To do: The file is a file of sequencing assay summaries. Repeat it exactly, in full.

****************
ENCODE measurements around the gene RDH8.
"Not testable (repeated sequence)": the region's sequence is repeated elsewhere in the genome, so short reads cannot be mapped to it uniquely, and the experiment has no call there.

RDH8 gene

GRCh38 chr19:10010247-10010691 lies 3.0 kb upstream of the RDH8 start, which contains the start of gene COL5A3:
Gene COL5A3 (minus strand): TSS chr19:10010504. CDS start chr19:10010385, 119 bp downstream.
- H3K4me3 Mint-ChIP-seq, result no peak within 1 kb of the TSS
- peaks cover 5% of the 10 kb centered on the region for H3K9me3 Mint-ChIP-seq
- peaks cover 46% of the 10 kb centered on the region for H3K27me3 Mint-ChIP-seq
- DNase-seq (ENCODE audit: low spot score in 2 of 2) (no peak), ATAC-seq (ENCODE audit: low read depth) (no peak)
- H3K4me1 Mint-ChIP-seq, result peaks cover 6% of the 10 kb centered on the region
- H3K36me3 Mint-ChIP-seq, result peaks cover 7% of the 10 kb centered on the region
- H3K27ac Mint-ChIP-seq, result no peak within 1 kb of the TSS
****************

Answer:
ENCODE measurements around the gene RDH8.
"Not testable (repeated sequence)": the region's sequence is repeated elsewhere in the genome, so short reads cannot be mapped to it uniquely, and the experiment has no call there.

RDH8 gene

GRCh38 chr19:10010247-10010691 lies 3.0 kb upstream of the RDH8 start, which contains the start of gene COL5A3:
Gene COL5A3 (minus strand): TSS chr19:10010504. CDS start chr19:10010385, 119 bp downstream.
- H3K4me3 Mint-ChIP-seq, result no peak within 1 kb of the TSS
- peaks cover 5% of the 10 kb centered on the region for H3K9me3 Mint-ChIP-seq
- peaks cover 46% of the 10 kb centered on the region for H3K27me3 Mint-ChIP-seq
- DNase-seq (ENCODE audit: low spot score in 2 of 2) (no peak), ATAC-seq (ENCODE audit: low read depth) (no peak)
- H3K4me1 Mint-ChIP-seq, result peaks cover 6% of the 10 kb centered on the region
- H3K36me3 Mint-ChIP-seq, result peaks cover 7% of the 10 kb centered on the region
- H3K27ac Mint-ChIP-seq, result no peak within 1 kb of the TSS